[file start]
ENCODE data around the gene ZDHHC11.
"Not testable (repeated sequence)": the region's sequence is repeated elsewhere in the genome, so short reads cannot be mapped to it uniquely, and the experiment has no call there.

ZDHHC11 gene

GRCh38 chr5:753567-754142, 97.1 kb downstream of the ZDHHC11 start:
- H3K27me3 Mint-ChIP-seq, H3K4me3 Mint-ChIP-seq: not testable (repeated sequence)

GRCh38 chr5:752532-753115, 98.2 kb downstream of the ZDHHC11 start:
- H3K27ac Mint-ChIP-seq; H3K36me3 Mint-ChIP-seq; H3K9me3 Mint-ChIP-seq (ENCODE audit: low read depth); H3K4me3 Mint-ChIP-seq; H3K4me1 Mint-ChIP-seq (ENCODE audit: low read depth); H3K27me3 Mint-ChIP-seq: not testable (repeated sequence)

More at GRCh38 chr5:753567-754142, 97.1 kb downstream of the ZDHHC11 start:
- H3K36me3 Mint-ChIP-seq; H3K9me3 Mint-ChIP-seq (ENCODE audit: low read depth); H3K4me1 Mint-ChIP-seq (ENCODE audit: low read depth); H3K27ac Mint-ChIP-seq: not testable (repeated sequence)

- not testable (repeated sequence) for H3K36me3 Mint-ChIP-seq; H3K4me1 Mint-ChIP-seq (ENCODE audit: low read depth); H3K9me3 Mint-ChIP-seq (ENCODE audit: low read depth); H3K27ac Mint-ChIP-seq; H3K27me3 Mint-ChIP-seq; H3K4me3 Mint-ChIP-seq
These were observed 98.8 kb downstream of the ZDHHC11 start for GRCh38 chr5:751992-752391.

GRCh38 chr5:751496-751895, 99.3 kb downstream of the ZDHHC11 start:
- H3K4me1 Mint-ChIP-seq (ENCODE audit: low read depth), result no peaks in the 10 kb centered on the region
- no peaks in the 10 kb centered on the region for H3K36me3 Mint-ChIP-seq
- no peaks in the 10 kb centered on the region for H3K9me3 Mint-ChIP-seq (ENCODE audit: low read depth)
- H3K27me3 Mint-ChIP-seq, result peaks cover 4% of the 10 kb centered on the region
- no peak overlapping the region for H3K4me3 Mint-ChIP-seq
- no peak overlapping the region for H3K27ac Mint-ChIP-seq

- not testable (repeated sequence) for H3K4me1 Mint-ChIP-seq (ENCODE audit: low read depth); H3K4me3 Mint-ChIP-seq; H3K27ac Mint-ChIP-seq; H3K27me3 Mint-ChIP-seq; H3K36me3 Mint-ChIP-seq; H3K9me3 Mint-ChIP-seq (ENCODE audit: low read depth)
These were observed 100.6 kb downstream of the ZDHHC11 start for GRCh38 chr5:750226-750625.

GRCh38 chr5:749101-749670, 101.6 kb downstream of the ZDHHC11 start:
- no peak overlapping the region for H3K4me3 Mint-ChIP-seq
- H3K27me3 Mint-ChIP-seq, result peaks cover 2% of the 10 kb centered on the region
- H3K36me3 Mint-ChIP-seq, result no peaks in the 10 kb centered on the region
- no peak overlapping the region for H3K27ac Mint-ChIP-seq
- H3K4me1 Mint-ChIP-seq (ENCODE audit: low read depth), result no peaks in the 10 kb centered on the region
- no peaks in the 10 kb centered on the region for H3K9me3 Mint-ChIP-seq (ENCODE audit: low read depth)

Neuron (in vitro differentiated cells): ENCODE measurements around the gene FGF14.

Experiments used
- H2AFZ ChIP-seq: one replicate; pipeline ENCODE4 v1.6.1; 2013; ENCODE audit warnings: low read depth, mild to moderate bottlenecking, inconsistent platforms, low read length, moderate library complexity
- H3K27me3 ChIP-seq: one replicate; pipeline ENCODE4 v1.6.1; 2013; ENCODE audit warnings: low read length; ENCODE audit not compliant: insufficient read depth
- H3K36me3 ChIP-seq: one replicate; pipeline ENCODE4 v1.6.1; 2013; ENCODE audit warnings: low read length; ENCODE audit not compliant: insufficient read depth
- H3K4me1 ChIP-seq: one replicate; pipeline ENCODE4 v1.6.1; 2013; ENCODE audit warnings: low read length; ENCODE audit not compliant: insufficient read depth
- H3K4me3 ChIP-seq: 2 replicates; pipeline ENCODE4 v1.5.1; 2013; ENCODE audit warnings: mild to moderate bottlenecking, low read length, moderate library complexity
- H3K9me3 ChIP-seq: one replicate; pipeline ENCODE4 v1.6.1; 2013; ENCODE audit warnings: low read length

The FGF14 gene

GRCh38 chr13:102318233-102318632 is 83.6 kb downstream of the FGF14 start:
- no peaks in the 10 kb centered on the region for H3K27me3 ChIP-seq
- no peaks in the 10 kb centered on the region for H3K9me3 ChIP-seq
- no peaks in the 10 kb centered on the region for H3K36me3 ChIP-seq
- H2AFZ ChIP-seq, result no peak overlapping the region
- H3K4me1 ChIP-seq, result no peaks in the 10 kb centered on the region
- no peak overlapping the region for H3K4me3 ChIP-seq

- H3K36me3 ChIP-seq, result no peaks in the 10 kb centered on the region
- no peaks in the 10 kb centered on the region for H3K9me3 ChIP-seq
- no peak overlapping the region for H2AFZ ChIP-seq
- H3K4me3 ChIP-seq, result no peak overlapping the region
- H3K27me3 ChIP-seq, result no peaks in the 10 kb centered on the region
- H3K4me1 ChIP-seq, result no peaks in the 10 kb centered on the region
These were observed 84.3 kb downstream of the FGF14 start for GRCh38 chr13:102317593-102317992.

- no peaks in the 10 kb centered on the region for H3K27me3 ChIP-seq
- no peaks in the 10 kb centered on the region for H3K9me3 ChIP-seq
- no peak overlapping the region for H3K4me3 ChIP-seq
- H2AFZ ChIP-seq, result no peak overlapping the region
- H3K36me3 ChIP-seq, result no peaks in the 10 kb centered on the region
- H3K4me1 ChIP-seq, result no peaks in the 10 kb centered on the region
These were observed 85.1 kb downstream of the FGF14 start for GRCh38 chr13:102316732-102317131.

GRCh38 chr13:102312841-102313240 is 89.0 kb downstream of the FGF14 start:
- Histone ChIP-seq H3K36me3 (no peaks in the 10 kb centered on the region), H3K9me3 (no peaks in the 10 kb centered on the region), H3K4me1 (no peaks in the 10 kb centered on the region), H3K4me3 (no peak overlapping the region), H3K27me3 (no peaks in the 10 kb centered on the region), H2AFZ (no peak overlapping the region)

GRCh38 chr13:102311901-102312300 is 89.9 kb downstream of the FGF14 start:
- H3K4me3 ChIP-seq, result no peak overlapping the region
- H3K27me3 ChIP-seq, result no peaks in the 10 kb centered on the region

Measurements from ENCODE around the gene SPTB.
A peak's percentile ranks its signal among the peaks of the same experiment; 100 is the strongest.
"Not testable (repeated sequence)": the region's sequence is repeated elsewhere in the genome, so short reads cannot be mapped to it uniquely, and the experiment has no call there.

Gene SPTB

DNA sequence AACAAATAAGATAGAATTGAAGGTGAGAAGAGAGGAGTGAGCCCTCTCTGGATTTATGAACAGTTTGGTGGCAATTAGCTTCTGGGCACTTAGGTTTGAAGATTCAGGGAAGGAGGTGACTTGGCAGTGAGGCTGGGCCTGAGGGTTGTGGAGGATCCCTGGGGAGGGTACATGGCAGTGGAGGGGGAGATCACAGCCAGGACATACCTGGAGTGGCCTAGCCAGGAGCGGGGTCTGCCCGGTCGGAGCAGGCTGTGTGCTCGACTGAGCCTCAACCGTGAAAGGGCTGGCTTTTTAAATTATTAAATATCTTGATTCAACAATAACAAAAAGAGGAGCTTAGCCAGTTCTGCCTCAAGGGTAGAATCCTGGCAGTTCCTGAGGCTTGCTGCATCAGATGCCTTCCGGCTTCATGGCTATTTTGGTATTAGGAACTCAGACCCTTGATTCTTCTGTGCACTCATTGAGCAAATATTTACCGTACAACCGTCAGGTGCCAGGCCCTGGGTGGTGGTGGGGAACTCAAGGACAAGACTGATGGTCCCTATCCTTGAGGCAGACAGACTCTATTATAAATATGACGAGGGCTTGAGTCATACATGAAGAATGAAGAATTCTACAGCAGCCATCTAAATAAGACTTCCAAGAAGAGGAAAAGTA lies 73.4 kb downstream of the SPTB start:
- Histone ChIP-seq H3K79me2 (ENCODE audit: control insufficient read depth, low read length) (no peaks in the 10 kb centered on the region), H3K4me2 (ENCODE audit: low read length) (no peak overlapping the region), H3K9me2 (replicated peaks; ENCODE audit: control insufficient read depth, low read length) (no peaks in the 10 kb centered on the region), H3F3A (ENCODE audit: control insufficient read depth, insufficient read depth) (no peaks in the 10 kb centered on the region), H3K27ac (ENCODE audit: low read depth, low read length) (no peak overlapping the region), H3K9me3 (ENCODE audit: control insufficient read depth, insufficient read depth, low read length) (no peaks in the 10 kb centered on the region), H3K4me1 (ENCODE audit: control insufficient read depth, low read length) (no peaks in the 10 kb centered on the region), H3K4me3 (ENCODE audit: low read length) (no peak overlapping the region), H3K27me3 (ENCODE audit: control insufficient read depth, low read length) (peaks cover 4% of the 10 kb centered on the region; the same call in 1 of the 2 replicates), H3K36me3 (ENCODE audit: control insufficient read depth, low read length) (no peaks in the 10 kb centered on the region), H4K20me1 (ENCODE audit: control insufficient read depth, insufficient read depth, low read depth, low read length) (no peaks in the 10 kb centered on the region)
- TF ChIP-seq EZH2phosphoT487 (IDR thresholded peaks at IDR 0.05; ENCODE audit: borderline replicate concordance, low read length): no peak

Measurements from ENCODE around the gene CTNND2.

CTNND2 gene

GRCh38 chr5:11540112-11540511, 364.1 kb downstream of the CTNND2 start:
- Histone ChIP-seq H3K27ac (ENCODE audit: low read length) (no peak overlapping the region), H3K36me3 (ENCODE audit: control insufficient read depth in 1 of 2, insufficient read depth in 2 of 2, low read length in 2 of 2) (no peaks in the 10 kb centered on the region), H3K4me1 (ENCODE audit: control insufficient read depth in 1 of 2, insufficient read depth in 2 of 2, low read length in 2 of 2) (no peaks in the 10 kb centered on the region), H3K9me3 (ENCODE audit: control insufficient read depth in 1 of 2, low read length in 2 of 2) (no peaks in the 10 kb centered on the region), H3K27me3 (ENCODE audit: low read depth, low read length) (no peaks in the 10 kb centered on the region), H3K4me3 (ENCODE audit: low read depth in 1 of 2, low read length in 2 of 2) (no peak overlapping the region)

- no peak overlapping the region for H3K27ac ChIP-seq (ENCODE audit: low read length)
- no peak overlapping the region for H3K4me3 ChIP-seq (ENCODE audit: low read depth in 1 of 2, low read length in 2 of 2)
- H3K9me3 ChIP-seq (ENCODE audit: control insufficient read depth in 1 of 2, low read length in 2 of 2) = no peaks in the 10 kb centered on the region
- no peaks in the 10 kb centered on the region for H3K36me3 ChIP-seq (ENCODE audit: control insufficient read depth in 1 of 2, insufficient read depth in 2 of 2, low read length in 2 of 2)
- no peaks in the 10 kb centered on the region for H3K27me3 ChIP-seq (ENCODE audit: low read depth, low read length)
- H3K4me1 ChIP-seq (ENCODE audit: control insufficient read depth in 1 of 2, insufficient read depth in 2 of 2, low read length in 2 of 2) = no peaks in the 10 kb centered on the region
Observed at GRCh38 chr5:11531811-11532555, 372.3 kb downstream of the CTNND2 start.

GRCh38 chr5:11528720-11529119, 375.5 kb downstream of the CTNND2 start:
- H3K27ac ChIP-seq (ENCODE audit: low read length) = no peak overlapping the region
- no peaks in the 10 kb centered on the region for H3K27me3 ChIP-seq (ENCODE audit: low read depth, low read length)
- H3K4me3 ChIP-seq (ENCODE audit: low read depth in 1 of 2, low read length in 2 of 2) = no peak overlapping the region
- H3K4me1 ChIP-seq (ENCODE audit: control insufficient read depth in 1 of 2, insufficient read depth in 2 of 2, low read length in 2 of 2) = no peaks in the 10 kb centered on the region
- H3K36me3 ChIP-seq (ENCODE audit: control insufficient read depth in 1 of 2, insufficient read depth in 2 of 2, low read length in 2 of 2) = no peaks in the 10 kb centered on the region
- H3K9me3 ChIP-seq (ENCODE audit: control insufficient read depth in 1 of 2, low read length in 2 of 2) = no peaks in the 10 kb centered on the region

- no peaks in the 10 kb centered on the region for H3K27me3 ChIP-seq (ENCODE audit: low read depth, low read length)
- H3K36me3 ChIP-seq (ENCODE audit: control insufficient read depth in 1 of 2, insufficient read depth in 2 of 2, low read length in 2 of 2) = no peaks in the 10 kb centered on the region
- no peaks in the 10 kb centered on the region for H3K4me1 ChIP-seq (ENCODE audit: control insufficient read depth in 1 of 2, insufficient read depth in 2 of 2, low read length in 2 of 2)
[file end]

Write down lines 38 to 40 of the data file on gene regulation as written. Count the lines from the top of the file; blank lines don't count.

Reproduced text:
- no peaks in the 10 kb centered on the region for H3K27me3 ChIP-seq
- no peaks in the 10 kb centered on the region for H3K9me3 ChIP-seq
- no peaks in the 10 kb centered on the region for H3K36me3 ChIP-seq